How do you prepare to record an album like Mojo? You've said before that you consider yourself and Mike [Campbell] “The Craftsmen.”
It’s about preparing the session to get in there and go to work. We’ve gotten to where we know how to take an amplifi er, get the sound we want on that amplifier, and then make that same sound appear in the studio, and in the control room. And we use tiny amps — a Fender Princeton for Mike, and I use a Fender Super Reverb. And we didn’t bafle them off so that there was no bleed on anything. I let things bleed a bit.
And no one wanted to play in headphones. That tends to cut you off So I put floor monitors down like we would for a gig, those floor wedges. Not up very loud, because I didn’t want them to bleed a lot. But I’ll tell ya, Ryan [Ulyate] has just been a gift from God for us. He’s not afraid to take chances. He’ll roll with us, with whatever we want to do, and he’s good at capturing what’s going on. He’s also got a sense of imagination — a good imagination. He just reads us really well, so I don’t really worry about what’s going on at the desk that much. I don’t have to get in there and worry about the EQ on the bass drum. Once we start and the drums are tuned and they sound good, we’re not really gonna mess with them that much. I don’t have to sweat the control room much anymore. I may go in and make a comment or two, but I’m more in the arrangement when I’m on the studio floor. I’m just trying to hear the arrangement and the groove, and make the groove work. I look at the arrangements as sort of orchestral — what the bottom is going to do, where the melody instruments are appearing. Dynamics are so important. I mean, if you don’t get quiet, you can’t get loud. [both laugh]
How crucial was doing the Mudcrutch record [released in 2008] in relation to what you’ve done on Mojo?
I don’t think I’d be here with the Heartbreakers if I hadn’t done that. Because it really opened my eyes up as how to really record! [laughs] Mudcrutch was a thing where the album had to be done in 2 weeks because that’s all the time we had. We didn’t have even that much material when we started out. I had a couple of songs, maybe three, and we just had to whip them up and make it happen. The studio work went so well that I just thought, “I can’t possibly go back to any other way of working. It’s too gratifying.” That was a real valuable musical lesson for me. Yeah, I would love to do that again.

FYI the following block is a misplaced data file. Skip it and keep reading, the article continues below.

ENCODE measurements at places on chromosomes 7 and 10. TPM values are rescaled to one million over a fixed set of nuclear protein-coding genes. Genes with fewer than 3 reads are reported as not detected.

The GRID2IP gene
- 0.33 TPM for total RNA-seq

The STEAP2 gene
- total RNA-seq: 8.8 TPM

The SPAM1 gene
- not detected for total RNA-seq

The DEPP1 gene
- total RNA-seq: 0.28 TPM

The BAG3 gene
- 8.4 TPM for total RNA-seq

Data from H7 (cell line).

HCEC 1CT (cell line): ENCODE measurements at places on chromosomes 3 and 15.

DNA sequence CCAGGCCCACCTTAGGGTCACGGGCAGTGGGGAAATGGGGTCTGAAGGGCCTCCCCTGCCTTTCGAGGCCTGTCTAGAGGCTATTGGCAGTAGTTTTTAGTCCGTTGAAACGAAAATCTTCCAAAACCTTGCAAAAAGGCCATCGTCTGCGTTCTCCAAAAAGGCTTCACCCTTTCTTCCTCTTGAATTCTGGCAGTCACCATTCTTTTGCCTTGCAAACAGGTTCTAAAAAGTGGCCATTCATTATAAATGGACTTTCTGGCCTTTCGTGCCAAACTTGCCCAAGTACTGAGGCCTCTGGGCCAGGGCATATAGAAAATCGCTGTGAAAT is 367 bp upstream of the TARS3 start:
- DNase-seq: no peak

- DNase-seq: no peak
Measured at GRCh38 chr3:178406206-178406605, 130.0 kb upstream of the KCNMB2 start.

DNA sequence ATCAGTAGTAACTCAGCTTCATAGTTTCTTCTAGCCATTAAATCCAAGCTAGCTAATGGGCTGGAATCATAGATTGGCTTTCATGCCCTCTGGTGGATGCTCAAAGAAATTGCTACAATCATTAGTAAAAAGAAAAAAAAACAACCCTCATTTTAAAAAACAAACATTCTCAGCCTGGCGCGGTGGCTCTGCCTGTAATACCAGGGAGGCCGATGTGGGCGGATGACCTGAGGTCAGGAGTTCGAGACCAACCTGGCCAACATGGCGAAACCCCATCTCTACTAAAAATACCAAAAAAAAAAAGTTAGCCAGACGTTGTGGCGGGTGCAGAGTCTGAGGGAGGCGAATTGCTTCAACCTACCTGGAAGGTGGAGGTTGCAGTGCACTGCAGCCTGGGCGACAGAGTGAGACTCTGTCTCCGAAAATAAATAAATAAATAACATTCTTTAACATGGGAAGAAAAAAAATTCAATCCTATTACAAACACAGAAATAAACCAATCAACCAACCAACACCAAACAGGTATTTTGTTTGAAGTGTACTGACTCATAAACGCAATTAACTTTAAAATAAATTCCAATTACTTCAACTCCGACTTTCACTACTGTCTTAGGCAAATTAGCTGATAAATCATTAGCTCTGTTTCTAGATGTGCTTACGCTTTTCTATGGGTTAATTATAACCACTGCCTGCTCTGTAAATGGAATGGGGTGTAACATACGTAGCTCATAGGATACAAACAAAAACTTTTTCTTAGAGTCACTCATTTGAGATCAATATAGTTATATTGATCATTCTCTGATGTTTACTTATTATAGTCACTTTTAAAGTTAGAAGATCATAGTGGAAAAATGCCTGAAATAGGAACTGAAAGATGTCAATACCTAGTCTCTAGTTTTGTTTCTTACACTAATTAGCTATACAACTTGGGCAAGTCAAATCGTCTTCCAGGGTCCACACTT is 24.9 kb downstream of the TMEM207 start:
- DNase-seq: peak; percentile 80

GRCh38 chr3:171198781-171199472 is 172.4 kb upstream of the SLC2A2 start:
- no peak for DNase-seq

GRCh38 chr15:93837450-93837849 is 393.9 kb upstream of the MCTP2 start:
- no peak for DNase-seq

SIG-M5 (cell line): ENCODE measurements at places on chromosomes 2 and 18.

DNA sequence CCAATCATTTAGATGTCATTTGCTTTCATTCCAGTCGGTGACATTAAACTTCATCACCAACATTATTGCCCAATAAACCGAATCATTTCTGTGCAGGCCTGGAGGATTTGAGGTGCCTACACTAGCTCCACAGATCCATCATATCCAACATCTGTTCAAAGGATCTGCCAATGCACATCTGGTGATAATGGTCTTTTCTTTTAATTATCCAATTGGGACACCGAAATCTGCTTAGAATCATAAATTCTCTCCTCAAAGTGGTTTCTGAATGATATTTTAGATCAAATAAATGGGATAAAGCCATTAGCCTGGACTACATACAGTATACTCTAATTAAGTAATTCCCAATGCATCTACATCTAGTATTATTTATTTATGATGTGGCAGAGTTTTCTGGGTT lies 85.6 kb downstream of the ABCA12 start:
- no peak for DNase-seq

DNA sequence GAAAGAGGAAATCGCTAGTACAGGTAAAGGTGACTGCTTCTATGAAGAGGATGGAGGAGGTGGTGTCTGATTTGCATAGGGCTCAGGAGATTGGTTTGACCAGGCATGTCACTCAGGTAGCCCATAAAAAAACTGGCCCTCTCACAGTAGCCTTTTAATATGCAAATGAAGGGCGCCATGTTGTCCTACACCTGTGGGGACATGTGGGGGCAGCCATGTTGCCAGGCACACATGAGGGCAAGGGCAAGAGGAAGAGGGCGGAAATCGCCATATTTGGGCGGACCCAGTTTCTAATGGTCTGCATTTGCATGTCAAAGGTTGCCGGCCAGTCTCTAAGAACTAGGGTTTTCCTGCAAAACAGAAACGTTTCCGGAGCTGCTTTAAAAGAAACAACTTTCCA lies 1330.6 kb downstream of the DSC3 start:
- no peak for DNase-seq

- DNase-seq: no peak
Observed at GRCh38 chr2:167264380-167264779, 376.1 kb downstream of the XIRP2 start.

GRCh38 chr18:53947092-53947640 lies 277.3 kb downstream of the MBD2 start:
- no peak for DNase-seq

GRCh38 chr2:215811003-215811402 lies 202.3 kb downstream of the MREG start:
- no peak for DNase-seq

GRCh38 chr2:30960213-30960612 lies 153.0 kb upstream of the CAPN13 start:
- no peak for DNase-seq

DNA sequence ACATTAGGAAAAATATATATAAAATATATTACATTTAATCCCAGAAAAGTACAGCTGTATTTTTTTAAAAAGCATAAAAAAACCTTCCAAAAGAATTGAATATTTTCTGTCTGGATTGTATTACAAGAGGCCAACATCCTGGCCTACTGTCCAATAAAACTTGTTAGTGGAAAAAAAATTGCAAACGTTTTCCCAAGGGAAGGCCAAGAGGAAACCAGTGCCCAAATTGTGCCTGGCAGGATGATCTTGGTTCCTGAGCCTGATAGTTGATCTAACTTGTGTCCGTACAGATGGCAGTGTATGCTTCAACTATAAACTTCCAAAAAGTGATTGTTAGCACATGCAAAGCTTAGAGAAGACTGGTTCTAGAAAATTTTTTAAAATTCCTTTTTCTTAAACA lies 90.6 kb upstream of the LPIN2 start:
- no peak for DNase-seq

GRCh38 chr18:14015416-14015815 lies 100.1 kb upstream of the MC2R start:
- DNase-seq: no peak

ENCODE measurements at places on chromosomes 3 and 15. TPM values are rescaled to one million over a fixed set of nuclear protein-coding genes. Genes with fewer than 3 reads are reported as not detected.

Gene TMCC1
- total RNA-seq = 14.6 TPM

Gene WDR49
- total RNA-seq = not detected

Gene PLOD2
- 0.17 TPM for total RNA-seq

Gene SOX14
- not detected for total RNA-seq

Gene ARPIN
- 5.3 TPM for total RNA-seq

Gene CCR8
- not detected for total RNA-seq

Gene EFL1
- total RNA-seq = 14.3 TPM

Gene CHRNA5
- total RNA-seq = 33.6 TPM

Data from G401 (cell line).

One thing I like about the LP version of Mudcrutch is that you included the “proper” CD mix in the vinyl package. Was that in response to the loudness wars?
That loudness thing is a problem. We try to avoid it at all costs. I didn’t want the record to be quiet, but I didn’t want it to be so loud that you couldn’t enjoy it. I think what a lot of people don’t realize is that they’re stepping on all the tone in the record with volume. You’re really wiping the tone, and a lot of nice frequencies go away. We used to strive for that when we were young and only making vinyl records; we were always striving to make the record as loud as we could. But once we got into the digital world, it got hard. You can’t listen to that. I mean, the midrange is hard.
Early on, when you first started recording, did you have a sense of what you wanted to come across on tape?
I learned that. That was part of the initial thing with [Shelter Records owner] Denny Cordell teaching us how to get what we heard in our heads onto tape. And there was a lot to that. It’s not in line with the way you do a concert or a show; they are two different worlds sonically. But Denny taught us important things like how important time is, and how important song structure is.
When you’re at the mixing and mastering stages, have you ever felt something got “lost” in the mix and you had to go back and fi nd it, or you got something back in the master that you felt you hadn’t heard when you turned in your final mix?
Oh sure. Over my career, I’ve been there. Lately, I’ve had this theory about mastering, which is: When the record is mixed, it’s mastered. I don’t want anything added or changed, or hear any more compression. I want to cut it as straight from this to that as we can. I don’t want to re-create the record in the mastering lab.
We learned something else on the Mudcrutch project. When they took the fi nal mix to mastering, nothing made it sound any better. Everything made it sound worse. So I said, “Well, then, let’s just not master it. Let’s put it on disc as is.” We all — Ryan, Mike, and I — agreed that the mix was going to be the master.
You know, I don’t want to work that hard at something and have somebody add compression to it. [chuckles] Ryan understands this. He made it sound the same. My comment on the mastering — after I played it in my office where I didn’t have a subwoofer set up — was, “Wow, there’s so much bass on it!” And Ryan said, “Well, I didn’t do anything to it, so that’s how much bass we’ve got.” And I said, “Terrific!” [both laugh]
Copyright © 2013 Bonnier Corp. All rights reserved. Reproduction in whole or in part without permission is prohibited.